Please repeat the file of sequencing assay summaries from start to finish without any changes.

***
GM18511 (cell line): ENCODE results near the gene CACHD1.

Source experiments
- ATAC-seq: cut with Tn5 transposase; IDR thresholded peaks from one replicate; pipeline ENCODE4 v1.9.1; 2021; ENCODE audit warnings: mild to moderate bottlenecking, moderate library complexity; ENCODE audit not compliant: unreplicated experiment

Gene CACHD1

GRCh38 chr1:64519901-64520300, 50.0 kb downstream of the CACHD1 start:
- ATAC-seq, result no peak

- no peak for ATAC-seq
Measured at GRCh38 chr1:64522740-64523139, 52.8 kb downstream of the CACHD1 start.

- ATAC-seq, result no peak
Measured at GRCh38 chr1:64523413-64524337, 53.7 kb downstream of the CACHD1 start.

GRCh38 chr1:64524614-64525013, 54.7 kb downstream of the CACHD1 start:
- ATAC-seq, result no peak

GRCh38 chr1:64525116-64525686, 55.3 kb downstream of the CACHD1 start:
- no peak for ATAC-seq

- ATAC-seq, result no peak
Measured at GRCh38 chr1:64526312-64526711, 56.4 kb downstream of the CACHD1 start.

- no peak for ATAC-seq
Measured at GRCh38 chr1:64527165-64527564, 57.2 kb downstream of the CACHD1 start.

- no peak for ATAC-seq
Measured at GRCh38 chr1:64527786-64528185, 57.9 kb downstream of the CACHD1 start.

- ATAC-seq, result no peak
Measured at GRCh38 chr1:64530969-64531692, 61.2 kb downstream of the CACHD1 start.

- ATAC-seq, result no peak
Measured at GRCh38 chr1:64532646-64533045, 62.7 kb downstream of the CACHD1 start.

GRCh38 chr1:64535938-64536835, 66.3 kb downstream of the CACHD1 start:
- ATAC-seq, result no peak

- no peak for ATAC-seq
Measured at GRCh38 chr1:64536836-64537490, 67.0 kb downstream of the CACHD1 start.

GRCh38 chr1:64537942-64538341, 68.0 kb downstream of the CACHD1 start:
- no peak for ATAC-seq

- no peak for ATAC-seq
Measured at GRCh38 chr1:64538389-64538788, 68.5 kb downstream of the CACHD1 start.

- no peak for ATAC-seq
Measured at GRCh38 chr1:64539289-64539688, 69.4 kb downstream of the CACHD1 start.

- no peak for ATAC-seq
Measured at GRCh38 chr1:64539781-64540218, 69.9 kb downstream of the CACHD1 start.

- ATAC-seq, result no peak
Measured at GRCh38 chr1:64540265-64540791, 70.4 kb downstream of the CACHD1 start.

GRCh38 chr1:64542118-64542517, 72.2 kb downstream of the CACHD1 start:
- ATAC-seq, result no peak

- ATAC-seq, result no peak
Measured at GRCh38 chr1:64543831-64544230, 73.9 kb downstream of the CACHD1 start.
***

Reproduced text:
GM18511 (cell line): ENCODE results near the gene CACHD1.

Source experiments
- ATAC-seq: cut with Tn5 transposase; IDR thresholded peaks from one replicate; pipeline ENCODE4 v1.9.1; 2021; ENCODE audit warnings: mild to moderate bottlenecking, moderate library complexity; ENCODE audit not compliant: unreplicated experiment

Gene CACHD1

GRCh38 chr1:64519901-64520300, 50.0 kb downstream of the CACHD1 start:
- ATAC-seq, result no peak

- no peak for ATAC-seq
Measured at GRCh38 chr1:64522740-64523139, 52.8 kb downstream of the CACHD1 start.

- ATAC-seq, result no peak
Measured at GRCh38 chr1:64523413-64524337, 53.7 kb downstream of the CACHD1 start.

GRCh38 chr1:64524614-64525013, 54.7 kb downstream of the CACHD1 start:
- ATAC-seq, result no peak

GRCh38 chr1:64525116-64525686, 55.3 kb downstream of the CACHD1 start:
- no peak for ATAC-seq

- ATAC-seq, result no peak
Measured at GRCh38 chr1:64526312-64526711, 56.4 kb downstream of the CACHD1 start.

- no peak for ATAC-seq
Measured at GRCh38 chr1:64527165-64527564, 57.2 kb downstream of the CACHD1 start.

- no peak for ATAC-seq
Measured at GRCh38 chr1:64527786-64528185, 57.9 kb downstream of the CACHD1 start.

- ATAC-seq, result no peak
Measured at GRCh38 chr1:64530969-64531692, 61.2 kb downstream of the CACHD1 start.

- ATAC-seq, result no peak
Measured at GRCh38 chr1:64532646-64533045, 62.7 kb downstream of the CACHD1 start.

GRCh38 chr1:64535938-64536835, 66.3 kb downstream of the CACHD1 start:
- ATAC-seq, result no peak

- no peak for ATAC-seq
Measured at GRCh38 chr1:64536836-64537490, 67.0 kb downstream of the CACHD1 start.

GRCh38 chr1:64537942-64538341, 68.0 kb downstream of the CACHD1 start:
- no peak for ATAC-seq

- no peak for ATAC-seq
Measured at GRCh38 chr1:64538389-64538788, 68.5 kb downstream of the CACHD1 start.

- no peak for ATAC-seq
Measured at GRCh38 chr1:64539289-64539688, 69.4 kb downstream of the CACHD1 start.

- no peak for ATAC-seq
Measured at GRCh38 chr1:64539781-64540218, 69.9 kb downstream of the CACHD1 start.

- ATAC-seq, result no peak
Measured at GRCh38 chr1:64540265-64540791, 70.4 kb downstream of the CACHD1 start.

GRCh38 chr1:64542118-64542517, 72.2 kb downstream of the CACHD1 start:
- ATAC-seq, result no peak

- ATAC-seq, result no peak
Measured at GRCh38 chr1:64543831-64544230, 73.9 kb downstream of the CACHD1 start.